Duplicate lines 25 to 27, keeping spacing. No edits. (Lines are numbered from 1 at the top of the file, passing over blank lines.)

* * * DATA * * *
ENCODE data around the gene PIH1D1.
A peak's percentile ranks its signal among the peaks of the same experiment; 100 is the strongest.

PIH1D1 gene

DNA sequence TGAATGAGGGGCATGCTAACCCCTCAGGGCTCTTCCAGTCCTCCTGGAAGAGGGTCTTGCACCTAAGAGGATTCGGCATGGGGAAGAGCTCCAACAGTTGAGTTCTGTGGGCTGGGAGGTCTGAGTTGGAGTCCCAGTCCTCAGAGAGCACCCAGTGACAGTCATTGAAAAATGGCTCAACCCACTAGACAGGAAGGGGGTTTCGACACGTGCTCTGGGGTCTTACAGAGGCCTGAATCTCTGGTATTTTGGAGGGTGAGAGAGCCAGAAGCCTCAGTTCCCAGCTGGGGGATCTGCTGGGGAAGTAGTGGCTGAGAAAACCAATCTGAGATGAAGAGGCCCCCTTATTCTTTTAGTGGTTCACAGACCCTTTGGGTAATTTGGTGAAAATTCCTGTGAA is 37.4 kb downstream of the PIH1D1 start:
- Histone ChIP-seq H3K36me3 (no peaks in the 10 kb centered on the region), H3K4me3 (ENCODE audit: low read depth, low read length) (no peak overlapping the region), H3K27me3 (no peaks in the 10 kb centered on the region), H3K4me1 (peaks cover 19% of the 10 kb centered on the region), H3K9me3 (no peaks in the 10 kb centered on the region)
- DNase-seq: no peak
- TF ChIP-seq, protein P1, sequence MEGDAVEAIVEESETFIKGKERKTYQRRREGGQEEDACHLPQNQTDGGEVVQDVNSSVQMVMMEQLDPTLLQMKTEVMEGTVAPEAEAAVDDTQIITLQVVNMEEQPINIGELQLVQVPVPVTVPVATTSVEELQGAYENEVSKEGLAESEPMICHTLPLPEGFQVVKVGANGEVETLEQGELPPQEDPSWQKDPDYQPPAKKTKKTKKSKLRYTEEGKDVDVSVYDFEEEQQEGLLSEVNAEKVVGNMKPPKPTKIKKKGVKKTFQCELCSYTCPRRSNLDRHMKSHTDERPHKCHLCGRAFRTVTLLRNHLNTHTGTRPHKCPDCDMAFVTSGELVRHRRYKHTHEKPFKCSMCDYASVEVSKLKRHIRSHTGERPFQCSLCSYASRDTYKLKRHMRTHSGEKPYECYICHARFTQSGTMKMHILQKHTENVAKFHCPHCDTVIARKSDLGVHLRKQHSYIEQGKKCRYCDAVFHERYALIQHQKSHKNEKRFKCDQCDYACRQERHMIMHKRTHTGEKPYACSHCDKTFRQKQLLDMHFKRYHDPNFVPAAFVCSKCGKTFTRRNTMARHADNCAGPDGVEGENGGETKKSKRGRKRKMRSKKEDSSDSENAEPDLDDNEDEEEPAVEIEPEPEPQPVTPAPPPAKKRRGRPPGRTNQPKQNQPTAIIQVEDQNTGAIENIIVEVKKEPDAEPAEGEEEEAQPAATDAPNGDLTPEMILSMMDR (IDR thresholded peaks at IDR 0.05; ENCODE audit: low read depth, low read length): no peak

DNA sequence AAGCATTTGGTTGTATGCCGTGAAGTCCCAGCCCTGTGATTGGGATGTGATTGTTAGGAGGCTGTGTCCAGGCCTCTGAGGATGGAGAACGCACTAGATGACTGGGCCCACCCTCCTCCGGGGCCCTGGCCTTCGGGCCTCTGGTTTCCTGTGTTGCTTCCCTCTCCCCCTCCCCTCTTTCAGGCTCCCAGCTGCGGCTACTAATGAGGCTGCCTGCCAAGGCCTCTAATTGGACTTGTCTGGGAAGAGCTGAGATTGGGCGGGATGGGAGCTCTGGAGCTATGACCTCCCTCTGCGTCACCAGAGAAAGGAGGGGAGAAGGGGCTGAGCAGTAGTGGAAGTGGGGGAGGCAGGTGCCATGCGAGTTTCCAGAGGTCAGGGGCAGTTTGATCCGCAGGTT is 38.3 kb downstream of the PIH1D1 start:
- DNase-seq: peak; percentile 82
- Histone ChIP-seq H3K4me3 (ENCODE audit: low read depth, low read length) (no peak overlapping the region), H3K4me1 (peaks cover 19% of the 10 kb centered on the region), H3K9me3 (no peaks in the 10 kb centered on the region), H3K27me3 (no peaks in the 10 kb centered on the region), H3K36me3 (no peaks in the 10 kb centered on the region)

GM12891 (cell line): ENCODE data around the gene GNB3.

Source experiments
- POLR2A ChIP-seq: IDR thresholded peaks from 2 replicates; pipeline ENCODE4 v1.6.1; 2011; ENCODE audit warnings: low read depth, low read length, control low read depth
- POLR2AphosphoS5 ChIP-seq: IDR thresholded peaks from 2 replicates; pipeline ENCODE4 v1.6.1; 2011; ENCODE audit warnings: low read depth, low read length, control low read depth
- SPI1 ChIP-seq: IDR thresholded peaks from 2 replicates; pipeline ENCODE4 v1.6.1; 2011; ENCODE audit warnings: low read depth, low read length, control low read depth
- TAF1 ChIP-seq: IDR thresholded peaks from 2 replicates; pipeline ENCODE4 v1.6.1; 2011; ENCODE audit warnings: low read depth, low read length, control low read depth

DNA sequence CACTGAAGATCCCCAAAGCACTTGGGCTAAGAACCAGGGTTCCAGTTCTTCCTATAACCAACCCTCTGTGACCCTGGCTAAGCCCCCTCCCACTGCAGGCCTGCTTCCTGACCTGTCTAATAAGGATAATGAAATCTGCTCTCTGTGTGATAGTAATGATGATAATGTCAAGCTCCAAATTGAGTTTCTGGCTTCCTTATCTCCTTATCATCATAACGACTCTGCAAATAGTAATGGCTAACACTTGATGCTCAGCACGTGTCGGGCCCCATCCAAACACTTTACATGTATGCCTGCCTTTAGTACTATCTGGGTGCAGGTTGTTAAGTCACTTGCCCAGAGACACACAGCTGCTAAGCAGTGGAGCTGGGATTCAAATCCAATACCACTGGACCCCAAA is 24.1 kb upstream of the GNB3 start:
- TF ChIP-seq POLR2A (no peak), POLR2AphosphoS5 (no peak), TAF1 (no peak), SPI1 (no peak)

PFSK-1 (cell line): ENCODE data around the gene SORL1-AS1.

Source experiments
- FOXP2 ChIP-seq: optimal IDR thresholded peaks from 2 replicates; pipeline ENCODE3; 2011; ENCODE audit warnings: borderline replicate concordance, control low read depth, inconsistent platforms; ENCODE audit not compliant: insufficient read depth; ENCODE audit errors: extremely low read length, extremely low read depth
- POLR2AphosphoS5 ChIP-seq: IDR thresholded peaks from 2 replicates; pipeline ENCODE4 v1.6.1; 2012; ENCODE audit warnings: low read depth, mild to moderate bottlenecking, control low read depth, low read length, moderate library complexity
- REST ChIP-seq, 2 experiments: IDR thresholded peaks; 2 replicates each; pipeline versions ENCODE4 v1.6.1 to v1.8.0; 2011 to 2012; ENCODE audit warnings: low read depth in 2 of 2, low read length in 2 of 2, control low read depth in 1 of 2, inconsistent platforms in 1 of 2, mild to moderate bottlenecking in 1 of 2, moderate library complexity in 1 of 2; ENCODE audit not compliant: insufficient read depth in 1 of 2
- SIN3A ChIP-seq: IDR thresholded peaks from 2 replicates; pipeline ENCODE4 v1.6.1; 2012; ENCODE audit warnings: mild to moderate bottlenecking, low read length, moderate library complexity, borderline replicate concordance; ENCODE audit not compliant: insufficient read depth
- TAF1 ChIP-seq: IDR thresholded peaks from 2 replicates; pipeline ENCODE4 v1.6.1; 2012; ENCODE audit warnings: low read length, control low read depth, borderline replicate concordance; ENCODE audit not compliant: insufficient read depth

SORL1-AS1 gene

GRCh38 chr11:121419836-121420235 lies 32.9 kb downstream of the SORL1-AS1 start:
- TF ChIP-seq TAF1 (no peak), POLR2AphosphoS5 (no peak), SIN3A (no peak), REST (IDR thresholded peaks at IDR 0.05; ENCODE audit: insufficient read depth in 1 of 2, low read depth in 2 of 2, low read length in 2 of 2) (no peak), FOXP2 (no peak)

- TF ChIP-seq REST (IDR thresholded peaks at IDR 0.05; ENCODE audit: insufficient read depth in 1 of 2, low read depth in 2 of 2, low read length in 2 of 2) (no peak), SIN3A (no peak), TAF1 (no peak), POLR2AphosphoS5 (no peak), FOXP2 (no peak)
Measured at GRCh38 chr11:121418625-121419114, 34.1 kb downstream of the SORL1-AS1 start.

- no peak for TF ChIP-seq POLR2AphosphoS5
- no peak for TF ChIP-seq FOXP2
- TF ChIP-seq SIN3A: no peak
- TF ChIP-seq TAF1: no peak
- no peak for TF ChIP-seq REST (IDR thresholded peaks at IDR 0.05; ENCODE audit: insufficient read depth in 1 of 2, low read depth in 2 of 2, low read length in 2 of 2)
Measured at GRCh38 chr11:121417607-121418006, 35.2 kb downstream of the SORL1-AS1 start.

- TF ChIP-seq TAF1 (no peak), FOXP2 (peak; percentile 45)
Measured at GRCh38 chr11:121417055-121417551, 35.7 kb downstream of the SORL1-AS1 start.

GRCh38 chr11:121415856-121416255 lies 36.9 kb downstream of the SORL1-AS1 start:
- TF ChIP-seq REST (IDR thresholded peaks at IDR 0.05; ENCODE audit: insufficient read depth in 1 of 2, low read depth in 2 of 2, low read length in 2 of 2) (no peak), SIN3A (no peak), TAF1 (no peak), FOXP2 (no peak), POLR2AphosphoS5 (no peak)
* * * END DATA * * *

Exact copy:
- TAF1 ChIP-seq: IDR thresholded peaks from 2 replicates; pipeline ENCODE4 v1.6.1; 2012; ENCODE audit warnings: low read length, control low read depth, borderline replicate concordance; ENCODE audit not compliant: insufficient read depth

SORL1-AS1 gene

GRCh38 chr11:121419836-121420235 lies 32.9 kb downstream of the SORL1-AS1 start: